There may be an even more sinister explanation. After claiming “the concept that high-pressure oxygen would do anything to help the skin is such nonsense as to be laughable”, Dr Christopher B. Zachary, professor and dermatology department chairman at the University of California, suggests this plumping effect could be an inflammatory response caused by the blast of oxygen. And that’s NOT good for the skin.

Does An Oxygen Facial Have Any Side Effects?

Oxygen facials are safe for everyone, including pregnant women, acne sufferers and people with sensitive skin.

(You could experience side effects only if you’re allergic to one of the serums/creams used with the facial).

Do Oxygen Facials Cause Free Radical Damage?

You’ve probably heard that oxygen facials are bad because they produce free radicals.

I totally get how this rumour started. Oxygen itself DOES generate free radicals, the nasty molecules that give you wrinkles and dark spots. Why would you want to get a treatment that gives you more free radicals and makes you age faster?!

Good news: there’s no evidence that oxygen facials cause serious free radical damage. On the contrary, a few studies on wound healing show this potential side effect is insignificant. Phew!

How Long Do The Oxygen Facial Results Last?

Here’s the bad news: the results last for only 4-7 days.

That’s cool if you’re doing it before a special occasion, like a friend’s wedding or a holiday. But if you want longlasting results, you need a session every week for six weeks before cutting back to once a month.

That’s too expensive for the results you’re getting if you ask me. Just use a hyaluronic acid serum instead.

Related: The Best Hyaluronic Acid Serums For All Skin Types

How Much Does An Oxygen Facial Cost?

A lot. We’re talking an average of $150/200 a session. Higher than most facials. For dubious results and frequent maintenance…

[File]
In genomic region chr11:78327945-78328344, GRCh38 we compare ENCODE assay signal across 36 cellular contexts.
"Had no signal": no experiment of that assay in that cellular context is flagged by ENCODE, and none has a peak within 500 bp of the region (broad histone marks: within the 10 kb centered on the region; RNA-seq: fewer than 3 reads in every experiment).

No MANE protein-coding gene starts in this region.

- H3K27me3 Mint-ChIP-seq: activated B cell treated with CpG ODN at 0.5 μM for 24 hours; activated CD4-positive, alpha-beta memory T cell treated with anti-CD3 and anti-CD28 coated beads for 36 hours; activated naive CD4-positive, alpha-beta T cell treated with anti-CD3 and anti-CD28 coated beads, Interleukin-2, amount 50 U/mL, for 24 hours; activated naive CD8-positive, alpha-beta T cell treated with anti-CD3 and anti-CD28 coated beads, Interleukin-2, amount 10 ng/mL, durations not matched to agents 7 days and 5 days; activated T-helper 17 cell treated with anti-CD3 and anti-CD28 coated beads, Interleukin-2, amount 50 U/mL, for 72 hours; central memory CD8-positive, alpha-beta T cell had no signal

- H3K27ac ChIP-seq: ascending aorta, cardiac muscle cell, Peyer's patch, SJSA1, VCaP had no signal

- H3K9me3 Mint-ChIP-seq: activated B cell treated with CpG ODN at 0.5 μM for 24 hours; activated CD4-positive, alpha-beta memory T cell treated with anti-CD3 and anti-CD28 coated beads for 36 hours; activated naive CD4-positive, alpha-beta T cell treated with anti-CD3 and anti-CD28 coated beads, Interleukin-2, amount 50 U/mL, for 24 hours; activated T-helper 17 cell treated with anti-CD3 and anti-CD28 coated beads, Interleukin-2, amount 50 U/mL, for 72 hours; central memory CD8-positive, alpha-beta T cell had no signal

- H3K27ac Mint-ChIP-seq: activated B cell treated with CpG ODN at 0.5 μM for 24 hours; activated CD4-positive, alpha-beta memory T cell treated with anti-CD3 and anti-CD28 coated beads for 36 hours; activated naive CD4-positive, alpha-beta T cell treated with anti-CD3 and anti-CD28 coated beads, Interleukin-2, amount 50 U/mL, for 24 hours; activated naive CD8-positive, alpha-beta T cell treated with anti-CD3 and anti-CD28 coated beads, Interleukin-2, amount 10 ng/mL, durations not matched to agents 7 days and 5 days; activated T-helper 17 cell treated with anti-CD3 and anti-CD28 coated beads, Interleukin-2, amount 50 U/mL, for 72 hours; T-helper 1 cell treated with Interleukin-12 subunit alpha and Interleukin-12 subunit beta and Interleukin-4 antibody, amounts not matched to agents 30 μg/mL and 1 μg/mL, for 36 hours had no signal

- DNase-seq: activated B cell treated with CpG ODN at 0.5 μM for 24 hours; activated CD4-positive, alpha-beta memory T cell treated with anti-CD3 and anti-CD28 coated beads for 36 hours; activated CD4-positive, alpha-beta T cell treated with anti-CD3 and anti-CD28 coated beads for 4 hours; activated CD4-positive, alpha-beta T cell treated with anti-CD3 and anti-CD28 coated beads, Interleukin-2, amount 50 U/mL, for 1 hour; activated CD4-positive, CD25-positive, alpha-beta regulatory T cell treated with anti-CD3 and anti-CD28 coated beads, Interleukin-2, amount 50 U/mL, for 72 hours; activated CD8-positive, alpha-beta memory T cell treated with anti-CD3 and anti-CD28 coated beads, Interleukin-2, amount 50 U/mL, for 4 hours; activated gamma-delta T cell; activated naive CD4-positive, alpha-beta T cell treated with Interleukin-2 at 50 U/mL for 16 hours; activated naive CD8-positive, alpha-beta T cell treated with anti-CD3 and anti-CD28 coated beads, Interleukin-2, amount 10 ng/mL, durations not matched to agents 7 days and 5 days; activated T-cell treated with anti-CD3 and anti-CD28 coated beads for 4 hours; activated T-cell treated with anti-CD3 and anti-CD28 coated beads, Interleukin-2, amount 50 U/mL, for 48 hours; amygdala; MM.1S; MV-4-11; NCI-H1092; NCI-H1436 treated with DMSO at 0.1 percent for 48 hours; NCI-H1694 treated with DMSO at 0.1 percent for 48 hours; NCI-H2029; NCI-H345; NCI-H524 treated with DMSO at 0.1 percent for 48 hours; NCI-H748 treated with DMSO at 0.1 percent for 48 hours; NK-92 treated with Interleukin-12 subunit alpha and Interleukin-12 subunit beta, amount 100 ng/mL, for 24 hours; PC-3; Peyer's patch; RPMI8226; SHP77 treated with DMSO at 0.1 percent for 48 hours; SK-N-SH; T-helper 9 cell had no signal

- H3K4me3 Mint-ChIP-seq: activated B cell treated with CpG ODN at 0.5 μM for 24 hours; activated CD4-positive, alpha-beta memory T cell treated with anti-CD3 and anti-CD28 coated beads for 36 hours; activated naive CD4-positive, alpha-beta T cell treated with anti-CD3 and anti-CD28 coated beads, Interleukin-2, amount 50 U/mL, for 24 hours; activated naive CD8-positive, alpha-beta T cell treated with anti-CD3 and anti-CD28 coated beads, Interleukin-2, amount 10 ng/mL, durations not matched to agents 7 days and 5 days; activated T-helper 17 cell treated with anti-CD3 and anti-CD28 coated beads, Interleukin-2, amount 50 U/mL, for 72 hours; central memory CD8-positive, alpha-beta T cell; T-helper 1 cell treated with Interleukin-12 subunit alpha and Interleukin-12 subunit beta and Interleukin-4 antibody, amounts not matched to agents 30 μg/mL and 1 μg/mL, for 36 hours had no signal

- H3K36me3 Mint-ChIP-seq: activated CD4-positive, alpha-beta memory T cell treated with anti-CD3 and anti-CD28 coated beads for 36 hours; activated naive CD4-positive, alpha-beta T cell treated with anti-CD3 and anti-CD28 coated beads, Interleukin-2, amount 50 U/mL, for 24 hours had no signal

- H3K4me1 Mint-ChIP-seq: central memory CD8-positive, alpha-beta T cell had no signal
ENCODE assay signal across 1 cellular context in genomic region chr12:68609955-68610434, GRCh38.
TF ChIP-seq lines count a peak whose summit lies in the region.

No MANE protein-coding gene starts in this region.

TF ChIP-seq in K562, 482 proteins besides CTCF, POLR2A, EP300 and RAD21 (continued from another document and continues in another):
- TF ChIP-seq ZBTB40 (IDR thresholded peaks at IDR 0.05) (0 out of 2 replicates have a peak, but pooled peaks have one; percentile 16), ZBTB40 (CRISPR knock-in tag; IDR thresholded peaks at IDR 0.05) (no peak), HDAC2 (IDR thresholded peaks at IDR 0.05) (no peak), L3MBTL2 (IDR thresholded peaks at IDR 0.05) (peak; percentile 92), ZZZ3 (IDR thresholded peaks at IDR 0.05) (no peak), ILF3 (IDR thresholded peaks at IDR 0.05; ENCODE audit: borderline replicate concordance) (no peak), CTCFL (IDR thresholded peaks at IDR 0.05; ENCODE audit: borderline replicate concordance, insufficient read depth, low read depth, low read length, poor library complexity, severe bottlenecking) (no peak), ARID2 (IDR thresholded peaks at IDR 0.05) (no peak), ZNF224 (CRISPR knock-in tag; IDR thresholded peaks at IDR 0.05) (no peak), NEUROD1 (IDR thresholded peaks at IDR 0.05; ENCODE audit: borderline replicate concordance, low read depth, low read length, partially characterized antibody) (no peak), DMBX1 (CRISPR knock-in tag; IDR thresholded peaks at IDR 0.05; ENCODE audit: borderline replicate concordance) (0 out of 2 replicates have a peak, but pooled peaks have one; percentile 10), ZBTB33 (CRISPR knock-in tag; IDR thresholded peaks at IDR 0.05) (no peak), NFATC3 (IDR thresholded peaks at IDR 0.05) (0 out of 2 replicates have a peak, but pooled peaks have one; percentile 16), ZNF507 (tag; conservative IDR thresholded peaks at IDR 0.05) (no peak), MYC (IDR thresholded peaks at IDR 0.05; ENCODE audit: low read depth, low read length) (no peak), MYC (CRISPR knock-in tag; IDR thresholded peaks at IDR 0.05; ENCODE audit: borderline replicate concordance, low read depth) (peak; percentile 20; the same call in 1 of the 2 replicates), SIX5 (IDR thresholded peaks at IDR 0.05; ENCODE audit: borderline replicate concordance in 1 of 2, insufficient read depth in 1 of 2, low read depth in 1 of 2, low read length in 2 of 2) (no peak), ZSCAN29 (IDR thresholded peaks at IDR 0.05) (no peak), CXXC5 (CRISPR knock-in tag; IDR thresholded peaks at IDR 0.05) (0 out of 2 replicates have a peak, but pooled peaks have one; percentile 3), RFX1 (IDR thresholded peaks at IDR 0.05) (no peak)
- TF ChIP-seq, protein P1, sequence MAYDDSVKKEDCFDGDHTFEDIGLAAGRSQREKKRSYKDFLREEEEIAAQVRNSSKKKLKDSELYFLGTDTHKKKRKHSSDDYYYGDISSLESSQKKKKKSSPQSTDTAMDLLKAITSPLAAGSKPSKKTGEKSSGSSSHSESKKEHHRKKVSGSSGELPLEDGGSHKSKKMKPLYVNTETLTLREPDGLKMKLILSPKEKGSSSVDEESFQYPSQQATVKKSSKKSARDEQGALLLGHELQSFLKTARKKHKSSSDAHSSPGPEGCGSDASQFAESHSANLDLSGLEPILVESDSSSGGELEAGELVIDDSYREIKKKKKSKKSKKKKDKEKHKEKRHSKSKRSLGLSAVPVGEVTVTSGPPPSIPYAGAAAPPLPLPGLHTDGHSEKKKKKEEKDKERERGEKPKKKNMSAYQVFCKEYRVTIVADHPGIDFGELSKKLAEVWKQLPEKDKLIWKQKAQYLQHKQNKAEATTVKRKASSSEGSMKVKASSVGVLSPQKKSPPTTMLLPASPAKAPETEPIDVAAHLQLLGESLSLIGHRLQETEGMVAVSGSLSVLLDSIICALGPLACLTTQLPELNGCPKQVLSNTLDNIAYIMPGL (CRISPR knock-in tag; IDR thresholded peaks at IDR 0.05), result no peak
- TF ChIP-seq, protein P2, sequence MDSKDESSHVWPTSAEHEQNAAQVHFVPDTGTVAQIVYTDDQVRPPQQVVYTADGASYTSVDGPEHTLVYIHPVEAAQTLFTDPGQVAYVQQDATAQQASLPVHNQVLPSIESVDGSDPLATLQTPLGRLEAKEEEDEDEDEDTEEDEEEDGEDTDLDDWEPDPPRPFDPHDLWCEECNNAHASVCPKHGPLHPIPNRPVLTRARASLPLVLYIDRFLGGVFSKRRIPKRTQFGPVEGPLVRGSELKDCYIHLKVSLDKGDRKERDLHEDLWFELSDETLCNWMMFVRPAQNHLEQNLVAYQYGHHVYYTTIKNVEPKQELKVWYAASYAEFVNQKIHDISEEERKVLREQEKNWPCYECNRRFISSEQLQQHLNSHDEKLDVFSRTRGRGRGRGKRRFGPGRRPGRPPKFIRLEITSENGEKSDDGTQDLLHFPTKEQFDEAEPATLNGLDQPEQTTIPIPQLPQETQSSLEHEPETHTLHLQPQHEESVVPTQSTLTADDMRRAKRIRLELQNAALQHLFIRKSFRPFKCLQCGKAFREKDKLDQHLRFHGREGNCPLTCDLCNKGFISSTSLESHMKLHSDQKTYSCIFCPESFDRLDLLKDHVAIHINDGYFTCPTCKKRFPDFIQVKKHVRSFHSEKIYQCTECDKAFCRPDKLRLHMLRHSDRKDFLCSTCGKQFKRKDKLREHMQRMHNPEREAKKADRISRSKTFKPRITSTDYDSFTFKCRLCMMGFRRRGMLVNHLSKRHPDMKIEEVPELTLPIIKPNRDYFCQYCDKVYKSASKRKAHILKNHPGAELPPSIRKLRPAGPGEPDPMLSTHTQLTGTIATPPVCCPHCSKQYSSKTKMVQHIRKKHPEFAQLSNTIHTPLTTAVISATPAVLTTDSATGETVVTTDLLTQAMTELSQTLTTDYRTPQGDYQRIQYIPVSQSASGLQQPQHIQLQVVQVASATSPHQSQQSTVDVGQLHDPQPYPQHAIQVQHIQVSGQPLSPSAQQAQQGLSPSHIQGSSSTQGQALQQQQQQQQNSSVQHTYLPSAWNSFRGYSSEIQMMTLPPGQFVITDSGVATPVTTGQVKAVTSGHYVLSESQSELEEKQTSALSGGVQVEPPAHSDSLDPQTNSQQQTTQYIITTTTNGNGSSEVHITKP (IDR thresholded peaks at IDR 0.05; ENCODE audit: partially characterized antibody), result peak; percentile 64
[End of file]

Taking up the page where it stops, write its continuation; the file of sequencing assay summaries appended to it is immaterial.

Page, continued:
Free radicals are those nasty little things that cause premature wrinkles. Too much oxygen can generate them. So, even if oxygen could penetrate skin, I’m not sure why you would want it to.

Can You Do An Oxygen Facial At Home?

What if you can’t fork out $200 a session? Can you do oxygen facials at home instead?

Not really. It’s true you can find plenty of oxygen-infused masks at Sephora these days, but they’re not the same as a proper oxygen facial (much like an oxygen facial has little in common with hyperbaric oxygen therapy). Here’s why:

For starters, you can’t put oxygen in a cream (it’s a gas, remember?). You have to dissolve it in perfluorocarbons (man-made compounds containing just fluorine and carbon) and put those in masks and creams.

When you apply the product on your skin, the oxygen starts fizzing out slowly like bubbles in your coke. But fun factor aside (it’s pretty cool to see), it doesn’t do anything for your skin.

Most of the oxygen gets “wasted” to form bubbles. Very little penetrates deep enough into your skin to plump it up and heal it. *sighs*

P.S. Perfluorodecalin and Methyl Perfluorobutyl Ether are most common per fluorocarbons in skincare, but anything with “perfluoro” in it belongs to this family.

Related: Are Bubbling Masks Just A Gimmick?

Oxygen Facial Vs HydraFacial: Which One Is Better?

I’m team HydraFacial all the way. You can read my review of this treatment here.

Here’s the short version: a HydraFacial is a multi-step treatment that cleanses, exfoliates, extracts blackheads, and treats skin with a powerful blend of antioxidants and peptides.

The twist?  A HydraFacial uses a vacuum-like tip with a vortex suction that deeply cleanses and exfoliates pores and delivers actives deeper into your skin.

Exfoliation alone does wonders for your skin. It smoothens out your skin’s texture, reduces the look of fine lines and wrinkles, and gets rid of blackheads and blemishes.

And those are the benefits of just one step! Compare that to the dubious benefits of oxygen facials… I know where I’ll be splurging my money.

Related: HydraFacial: Is It Really Worth The Hype?

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The Bottom Line: Are Oxygen Facials Worth It?

I don’t know about you, but splurging up to $200 on a treatment science and experts say doesn’t work is a waste of money in my book. I’d rather invest in a good skincare routine or try a HydraFacial instead.

Have you ever tried an oxygen facial? Share your experience in the comments below.